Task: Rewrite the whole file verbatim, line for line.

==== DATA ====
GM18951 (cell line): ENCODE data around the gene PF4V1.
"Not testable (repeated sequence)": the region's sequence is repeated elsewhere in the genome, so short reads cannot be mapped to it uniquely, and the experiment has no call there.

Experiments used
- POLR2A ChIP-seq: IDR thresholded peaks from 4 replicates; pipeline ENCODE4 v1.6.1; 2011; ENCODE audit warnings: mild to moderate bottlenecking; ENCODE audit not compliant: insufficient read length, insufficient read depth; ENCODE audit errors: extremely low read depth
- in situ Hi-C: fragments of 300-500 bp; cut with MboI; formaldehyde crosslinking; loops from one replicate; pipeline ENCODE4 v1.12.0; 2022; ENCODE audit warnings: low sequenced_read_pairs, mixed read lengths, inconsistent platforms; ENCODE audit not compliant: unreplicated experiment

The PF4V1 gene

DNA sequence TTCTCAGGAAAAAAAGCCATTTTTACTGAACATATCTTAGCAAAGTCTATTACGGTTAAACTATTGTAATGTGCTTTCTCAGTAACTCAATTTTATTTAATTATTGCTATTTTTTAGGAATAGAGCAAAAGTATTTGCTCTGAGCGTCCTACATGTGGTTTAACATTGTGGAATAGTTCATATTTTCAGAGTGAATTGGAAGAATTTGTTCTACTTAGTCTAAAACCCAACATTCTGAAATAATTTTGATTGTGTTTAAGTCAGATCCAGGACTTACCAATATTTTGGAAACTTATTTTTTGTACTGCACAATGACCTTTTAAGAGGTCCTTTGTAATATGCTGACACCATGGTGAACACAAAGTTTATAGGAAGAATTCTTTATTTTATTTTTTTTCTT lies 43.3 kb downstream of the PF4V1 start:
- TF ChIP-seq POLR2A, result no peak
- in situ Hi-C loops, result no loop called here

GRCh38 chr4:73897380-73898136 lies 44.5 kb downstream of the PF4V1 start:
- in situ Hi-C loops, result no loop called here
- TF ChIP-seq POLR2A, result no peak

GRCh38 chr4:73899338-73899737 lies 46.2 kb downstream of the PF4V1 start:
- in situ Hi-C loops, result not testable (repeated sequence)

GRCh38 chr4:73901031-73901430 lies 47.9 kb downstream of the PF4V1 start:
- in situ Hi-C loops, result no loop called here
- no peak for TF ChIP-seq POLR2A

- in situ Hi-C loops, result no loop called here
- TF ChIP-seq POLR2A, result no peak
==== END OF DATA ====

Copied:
GM18951 (cell line): ENCODE data around the gene PF4V1.
"Not testable (repeated sequence)": the region's sequence is repeated elsewhere in the genome, so short reads cannot be mapped to it uniquely, and the experiment has no call there.

Experiments used
- POLR2A ChIP-seq: IDR thresholded peaks from 4 replicates; pipeline ENCODE4 v1.6.1; 2011; ENCODE audit warnings: mild to moderate bottlenecking; ENCODE audit not compliant: insufficient read length, insufficient read depth; ENCODE audit errors: extremely low read depth
- in situ Hi-C: fragments of 300-500 bp; cut with MboI; formaldehyde crosslinking; loops from one replicate; pipeline ENCODE4 v1.12.0; 2022; ENCODE audit warnings: low sequenced_read_pairs, mixed read lengths, inconsistent platforms; ENCODE audit not compliant: unreplicated experiment

The PF4V1 gene

DNA sequence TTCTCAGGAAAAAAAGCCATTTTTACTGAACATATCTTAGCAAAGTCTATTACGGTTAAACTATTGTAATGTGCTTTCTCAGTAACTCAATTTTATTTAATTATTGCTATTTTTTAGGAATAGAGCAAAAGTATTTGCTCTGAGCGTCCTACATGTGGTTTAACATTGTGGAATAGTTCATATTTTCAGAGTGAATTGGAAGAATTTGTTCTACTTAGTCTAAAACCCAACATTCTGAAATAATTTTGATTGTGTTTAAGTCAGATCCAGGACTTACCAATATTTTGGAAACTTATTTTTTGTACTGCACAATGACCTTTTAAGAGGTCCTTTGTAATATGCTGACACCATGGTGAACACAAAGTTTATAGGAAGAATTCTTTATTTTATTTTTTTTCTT lies 43.3 kb downstream of the PF4V1 start:
- TF ChIP-seq POLR2A, result no peak
- in situ Hi-C loops, result no loop called here

GRCh38 chr4:73897380-73898136 lies 44.5 kb downstream of the PF4V1 start:
- in situ Hi-C loops, result no loop called here
- TF ChIP-seq POLR2A, result no peak

GRCh38 chr4:73899338-73899737 lies 46.2 kb downstream of the PF4V1 start:
- in situ Hi-C loops, result not testable (repeated sequence)

GRCh38 chr4:73901031-73901430 lies 47.9 kb downstream of the PF4V1 start:
- in situ Hi-C loops, result no loop called here
- no peak for TF ChIP-seq POLR2A

- in situ Hi-C loops, result no loop called here
- TF ChIP-seq POLR2A, result no peak